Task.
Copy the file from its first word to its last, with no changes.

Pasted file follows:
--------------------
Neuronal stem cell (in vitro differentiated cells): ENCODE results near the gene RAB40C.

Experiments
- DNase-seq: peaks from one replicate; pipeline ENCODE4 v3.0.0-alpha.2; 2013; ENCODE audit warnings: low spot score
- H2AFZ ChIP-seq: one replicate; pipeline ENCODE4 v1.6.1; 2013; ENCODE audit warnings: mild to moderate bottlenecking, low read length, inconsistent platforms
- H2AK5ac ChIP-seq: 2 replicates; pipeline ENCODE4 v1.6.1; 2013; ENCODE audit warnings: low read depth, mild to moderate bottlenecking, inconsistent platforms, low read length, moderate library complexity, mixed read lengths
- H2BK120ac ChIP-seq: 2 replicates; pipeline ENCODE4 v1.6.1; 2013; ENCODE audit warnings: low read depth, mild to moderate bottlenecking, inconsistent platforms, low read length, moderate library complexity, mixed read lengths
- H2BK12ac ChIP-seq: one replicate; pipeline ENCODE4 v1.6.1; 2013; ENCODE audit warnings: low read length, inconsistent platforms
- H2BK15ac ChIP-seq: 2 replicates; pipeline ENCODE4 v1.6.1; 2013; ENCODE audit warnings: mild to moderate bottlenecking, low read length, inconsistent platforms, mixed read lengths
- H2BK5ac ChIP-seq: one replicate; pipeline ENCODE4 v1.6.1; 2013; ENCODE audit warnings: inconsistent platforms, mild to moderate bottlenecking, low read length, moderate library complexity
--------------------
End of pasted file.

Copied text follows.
Neuronal stem cell (in vitro differentiated cells): ENCODE results near the gene RAB40C.

Experiments
- DNase-seq: peaks from one replicate; pipeline ENCODE4 v3.0.0-alpha.2; 2013; ENCODE audit warnings: low spot score
- H2AFZ ChIP-seq: one replicate; pipeline ENCODE4 v1.6.1; 2013; ENCODE audit warnings: mild to moderate bottlenecking, low read length, inconsistent platforms
- H2AK5ac ChIP-seq: 2 replicates; pipeline ENCODE4 v1.6.1; 2013; ENCODE audit warnings: low read depth, mild to moderate bottlenecking, inconsistent platforms, low read length, moderate library complexity, mixed read lengths
- H2BK120ac ChIP-seq: 2 replicates; pipeline ENCODE4 v1.6.1; 2013; ENCODE audit warnings: low read depth, mild to moderate bottlenecking, inconsistent platforms, low read length, moderate library complexity, mixed read lengths
- H2BK12ac ChIP-seq: one replicate; pipeline ENCODE4 v1.6.1; 2013; ENCODE audit warnings: low read length, inconsistent platforms
- H2BK15ac ChIP-seq: 2 replicates; pipeline ENCODE4 v1.6.1; 2013; ENCODE audit warnings: mild to moderate bottlenecking, low read length, inconsistent platforms, mixed read lengths
- H2BK5ac ChIP-seq: one replicate; pipeline ENCODE4 v1.6.1; 2013; ENCODE audit warnings: inconsistent platforms, mild to moderate bottlenecking, low read length, moderate library complexity